The ultrasonic cool mist diffuser can be a little on the expensive side although cheaper models are increasingly available. Also, because it does emit the oils in a micro-fine mist, it does add humidity to a room. If there is an existing mold problem, this may not be the best diffuser to choose. It is also not recommended to use citrus oils with the cool mist diffuser because they can potentially damage the diffuser.
The Oldest Method – Your Hands!
- How It Works:
Simply drip the oils you wish to breathe into your hands, just a drop or two will suffice. Rub your hands together and make a tent over your nose with your hands (be careful to leave your eyes out of the tent) and breathe in deeply. Some have described this process to be as if one were pulling the oils up into and over the brain and/or lungs. Take several deep breaths.
This is one of the quickest ways to get instant results. It is cost-effective, as it only requires one to two drops of essential oil. It can be done almost anywhere.
The benefits are only enjoyed by one person, and only briefly as the oils are absorbed by the skin quite quickly. If the desire is to get rid of airborne bacteria, or mold, or to have more than one person reap the benefits, diffusing by nebulizer or ultrasonic diffuser is preferable.
From: The Truth About Cancer and other sources.
Here’s a quick test to ensure that your Essential Oils are Therapeutic Grade:
- Are the fragrances subtle, rich, organic, and delicate? Do they “feel” natural?
- Do the fragrances of your oils vary from batch to batch as an indication that they are pure and painstakingly distilled in small batches rather than industrially processed on a large scale?
- Does your supplier send each batch of essential oils it receives through up to five different analyses before it is released?
- Are these tests performed by independent labs?
- Does your supplier grow and distill its own organically grown herbs?
- Are the distillation facilities part of the farm where the herbs are grown so they are freshly distilled, maintaining their potency?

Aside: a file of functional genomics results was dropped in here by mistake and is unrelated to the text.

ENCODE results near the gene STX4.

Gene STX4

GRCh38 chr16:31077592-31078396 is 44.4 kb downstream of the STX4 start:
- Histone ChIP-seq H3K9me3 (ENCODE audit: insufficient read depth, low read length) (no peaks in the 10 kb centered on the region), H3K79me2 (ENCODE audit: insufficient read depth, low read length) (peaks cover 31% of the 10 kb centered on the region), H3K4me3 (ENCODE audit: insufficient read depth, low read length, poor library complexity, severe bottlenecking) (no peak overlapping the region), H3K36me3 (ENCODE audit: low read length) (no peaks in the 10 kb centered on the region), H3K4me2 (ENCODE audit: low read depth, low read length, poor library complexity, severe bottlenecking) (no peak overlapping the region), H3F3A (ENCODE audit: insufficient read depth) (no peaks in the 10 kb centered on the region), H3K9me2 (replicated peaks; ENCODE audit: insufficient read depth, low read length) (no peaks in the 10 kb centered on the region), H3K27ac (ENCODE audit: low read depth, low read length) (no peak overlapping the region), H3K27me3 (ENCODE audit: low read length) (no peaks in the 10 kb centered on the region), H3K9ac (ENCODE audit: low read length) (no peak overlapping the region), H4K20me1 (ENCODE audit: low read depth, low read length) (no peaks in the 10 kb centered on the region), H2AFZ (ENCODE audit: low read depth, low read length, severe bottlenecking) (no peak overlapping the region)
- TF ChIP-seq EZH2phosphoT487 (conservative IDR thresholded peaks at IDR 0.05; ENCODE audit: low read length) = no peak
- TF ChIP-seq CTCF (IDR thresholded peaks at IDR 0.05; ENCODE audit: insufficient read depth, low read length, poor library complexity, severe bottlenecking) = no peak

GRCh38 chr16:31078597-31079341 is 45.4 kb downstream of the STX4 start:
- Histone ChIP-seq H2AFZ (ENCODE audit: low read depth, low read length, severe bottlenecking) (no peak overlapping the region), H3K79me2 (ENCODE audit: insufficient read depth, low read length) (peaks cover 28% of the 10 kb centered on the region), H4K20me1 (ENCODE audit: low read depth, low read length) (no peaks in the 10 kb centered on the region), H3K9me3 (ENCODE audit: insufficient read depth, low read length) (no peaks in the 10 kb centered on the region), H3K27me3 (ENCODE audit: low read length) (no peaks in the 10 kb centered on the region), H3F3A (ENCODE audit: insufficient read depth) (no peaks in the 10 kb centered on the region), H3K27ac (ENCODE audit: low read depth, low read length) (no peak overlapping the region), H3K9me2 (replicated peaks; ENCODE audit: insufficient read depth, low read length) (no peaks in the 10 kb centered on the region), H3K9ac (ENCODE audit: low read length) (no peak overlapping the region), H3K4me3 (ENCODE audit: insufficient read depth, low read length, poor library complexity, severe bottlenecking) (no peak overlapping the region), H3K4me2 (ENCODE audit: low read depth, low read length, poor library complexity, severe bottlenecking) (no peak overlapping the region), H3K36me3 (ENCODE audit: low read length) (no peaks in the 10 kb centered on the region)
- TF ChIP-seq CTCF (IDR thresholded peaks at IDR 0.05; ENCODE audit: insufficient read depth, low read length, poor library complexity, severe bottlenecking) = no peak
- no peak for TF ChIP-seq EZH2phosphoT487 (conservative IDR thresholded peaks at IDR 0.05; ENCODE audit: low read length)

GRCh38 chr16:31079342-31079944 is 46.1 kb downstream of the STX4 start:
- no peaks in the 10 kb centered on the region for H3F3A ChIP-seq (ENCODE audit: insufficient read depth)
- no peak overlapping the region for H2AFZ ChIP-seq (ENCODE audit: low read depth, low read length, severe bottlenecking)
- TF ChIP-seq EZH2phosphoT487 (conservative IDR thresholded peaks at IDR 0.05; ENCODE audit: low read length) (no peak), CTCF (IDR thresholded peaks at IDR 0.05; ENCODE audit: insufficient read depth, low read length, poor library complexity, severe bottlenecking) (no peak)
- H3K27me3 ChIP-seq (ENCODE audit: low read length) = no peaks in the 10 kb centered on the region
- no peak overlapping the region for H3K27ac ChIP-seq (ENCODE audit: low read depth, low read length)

- Does your supplier use low pressure and low temperature to distill essential oils and preserve all of their fragile chemical constituents?
- Are the distillation cookers fabricated from costly stainless steel alloys to reduce the likelihood of the oils chemically reacting with metal?
- Does your supplier have representatives traveling worldwide to personally inspect the fields and distilleries where the herbs are grown and distilled?
- Do they scrutinize the facilities to check that no synthetic chemicals are being used in any of these processes?
If your answer to all of these questions is yes, you can feel confident that your oils are therapeutic grade, the purest available.
Source: Introduction to Young Living Essential Oils
The origin and elements of Aromatherapy can be traced back to nearly 3000 years before Christ, when the earlier Egyptians used the elements of Aromatherapy in their daily lives. Documented records show that Egyptians burned incense made from aromatic woods and additional herbs to honor their gods.
Also imperial harems and guest houses used many aromatic oils very profusely to satisfy numerous important guests. Aromatherapy has its roots in the most ancient healing and therapeutic practices. Healing plants are used to cure many ailments and used in many sacred rituals to evoke separate states of consciousness.
Elaborate religious ceremonies were performed in Egyptian temples, where the dead King was mummified and surrounded with exotic necessary oils. Egyptians believed very firmly that essential oils have an unusual preserving property when added with other spices.